Liverpool Mercury, Jan 26th 1907
The poor children of the city.
It was a bitterly cold day when I visited the distribution depot of the Police-aided Clothing Association of Liverpool at, 97 Islington, a day on which one could realise fully something of the excellent work this useful organisation performs for the benefit of the poor children of the city.
I was glad to be in the large, warm room, where the cheerful band of lady helpers were at work, and I know by the happy faces of the bare-legged, hatless and poorly clad children that they likewise appreciated the huge fires burning in the grates and the general air of comfort that prevailed the place.
All the youngsters also enjoyed the soup handed over to them before they were handed over to the ladies who distributed the garments.
Anyone who loves children should come here and spend half an hour every Tuesday of Wednesday morning about 11 o’ clock and their spirits will be stirred within them. Miss WATTS and Miss GRAHAM the organisers will be glad to see you, they will tell you stories and show pictures that will tug at your heart strings and open your purses.
Mothers came with their children and in different parts of the room where engaged in busily taking off their old garments and dressing their boys in, new trousers, shirts, coats, stockings and clogs and their girls in warm underwear, stockings and clogs, not only where their little bodies clothed and warmed, but their faces became radiant and happy, so different from when they came in, pinched and blue with cold.
100 children were clothed that day and 100 the day before, I saw many of the children afterwards in the street, looking pleased. One of them met a pal not fortunate enough to have paid a visit to the depot. They had a conference on the matter and both marched off to the policeman on the beat nearby.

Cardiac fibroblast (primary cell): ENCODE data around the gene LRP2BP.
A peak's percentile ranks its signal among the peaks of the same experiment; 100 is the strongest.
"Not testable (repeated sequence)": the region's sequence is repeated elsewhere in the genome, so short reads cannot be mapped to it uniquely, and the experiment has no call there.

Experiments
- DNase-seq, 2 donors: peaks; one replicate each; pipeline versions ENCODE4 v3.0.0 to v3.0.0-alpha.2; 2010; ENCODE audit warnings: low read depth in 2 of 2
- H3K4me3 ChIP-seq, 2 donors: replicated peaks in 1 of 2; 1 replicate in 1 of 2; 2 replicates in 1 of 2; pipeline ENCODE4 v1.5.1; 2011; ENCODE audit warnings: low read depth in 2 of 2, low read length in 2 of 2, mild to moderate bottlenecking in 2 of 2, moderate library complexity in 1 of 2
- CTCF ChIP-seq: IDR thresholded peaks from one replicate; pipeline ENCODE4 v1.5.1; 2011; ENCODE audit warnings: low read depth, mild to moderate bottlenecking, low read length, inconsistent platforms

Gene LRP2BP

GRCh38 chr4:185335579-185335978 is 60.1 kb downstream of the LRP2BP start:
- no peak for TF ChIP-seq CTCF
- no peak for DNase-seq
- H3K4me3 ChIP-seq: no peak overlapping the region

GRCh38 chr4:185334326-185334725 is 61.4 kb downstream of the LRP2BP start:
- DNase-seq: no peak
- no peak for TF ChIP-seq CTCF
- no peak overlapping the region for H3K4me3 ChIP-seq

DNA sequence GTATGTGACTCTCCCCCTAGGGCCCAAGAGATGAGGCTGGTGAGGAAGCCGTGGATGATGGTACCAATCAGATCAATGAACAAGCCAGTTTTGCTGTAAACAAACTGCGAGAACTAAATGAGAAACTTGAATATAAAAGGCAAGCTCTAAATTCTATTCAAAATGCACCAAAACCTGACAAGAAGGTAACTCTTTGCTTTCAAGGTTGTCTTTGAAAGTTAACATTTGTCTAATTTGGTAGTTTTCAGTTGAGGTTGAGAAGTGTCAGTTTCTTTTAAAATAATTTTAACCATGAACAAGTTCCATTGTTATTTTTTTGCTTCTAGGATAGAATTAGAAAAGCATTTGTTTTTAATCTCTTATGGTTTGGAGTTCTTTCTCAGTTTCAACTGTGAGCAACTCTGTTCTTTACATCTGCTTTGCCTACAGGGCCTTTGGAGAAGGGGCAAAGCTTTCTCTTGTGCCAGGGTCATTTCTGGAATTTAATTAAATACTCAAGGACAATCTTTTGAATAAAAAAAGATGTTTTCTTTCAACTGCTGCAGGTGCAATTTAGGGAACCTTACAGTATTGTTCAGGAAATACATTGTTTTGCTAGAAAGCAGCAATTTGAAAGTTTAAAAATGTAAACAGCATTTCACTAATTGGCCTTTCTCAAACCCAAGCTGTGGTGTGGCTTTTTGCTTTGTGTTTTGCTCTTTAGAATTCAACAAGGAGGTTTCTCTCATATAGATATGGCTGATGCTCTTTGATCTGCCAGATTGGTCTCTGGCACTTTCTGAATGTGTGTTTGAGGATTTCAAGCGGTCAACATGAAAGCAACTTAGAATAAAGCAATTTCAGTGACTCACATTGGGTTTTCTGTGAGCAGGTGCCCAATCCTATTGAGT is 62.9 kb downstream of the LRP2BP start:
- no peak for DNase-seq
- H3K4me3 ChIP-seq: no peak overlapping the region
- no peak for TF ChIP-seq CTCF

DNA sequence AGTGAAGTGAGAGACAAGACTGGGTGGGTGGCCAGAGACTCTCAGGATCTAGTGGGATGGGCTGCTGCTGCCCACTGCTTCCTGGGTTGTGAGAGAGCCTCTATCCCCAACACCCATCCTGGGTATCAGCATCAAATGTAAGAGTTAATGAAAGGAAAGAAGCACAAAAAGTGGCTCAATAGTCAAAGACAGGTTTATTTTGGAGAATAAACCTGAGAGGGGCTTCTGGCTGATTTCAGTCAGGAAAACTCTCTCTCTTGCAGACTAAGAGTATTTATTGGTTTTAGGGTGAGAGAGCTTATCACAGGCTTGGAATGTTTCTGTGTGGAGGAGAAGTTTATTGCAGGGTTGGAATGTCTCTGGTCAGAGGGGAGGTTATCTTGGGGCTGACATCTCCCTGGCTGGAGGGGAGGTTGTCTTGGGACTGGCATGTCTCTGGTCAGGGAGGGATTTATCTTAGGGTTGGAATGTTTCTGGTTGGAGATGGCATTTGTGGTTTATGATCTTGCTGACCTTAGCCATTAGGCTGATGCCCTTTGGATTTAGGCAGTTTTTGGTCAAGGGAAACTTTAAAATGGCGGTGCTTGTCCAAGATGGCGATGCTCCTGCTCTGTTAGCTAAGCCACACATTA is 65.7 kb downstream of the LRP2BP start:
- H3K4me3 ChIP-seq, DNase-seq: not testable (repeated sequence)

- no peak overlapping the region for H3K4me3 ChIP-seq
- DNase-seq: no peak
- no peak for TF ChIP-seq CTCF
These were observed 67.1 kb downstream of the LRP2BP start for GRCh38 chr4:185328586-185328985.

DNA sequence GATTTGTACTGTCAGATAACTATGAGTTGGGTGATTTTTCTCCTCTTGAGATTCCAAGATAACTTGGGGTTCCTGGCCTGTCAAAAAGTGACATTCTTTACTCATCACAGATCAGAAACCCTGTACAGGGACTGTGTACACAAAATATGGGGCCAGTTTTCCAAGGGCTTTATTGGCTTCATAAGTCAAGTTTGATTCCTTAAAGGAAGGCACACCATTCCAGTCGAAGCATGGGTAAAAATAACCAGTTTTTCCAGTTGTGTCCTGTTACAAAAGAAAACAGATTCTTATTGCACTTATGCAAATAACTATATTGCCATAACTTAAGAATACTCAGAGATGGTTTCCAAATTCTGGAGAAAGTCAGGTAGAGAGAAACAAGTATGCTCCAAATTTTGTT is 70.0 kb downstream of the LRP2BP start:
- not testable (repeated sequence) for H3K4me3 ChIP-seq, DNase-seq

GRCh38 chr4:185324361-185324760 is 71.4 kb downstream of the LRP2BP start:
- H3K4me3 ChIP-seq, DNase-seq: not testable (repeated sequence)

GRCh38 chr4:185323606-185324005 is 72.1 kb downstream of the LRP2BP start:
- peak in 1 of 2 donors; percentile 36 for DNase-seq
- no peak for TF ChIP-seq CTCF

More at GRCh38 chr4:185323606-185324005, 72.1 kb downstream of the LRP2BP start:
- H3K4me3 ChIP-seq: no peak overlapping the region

They were not afraid of him, for they evidently, “stated their case” to him, and after he had given them advice they departed contentedly.
Why did they go to the policeman?
The policeman on duty in the poor streets makes the first move on behalf of the ill-clad children. He inquires into their cases and fills in the necessary documents, passing them on to the officials who see the matter through. They pass them onto Alderman WATTS, who, when he was Lord Mayor, 12yrs ago, founded the association.
50 ladies give their services as clothing assistants at the institution and 50 volunteers are visitors to the homes in the district.
The secretaries are, Miss Bertha CRIPPS, Miss Florence GORDON, Mrs Joseph WILSON, Mrs W. E. MOUNSEY, Miss MOUNSEY and Miss BENNINGTON.
The distribution of clothing is carried out in the winter months and on average have clad, 2,000 children a year.
A fine opportunity presents itself here for giving a helping hand to a deserving cause. As promised by the parents of the children and supported by the pawnbrokers in the districts, none of the clothes find their way into the pawnshops, for all the clothing bears a small mark carefully concealed by which the goods are known.
It is excellent work – a work which one might be proud to be associated with. Somebody some day will hear those blessed words again –
"I was naked and ye clothed me”.
Copyright 2002 / To date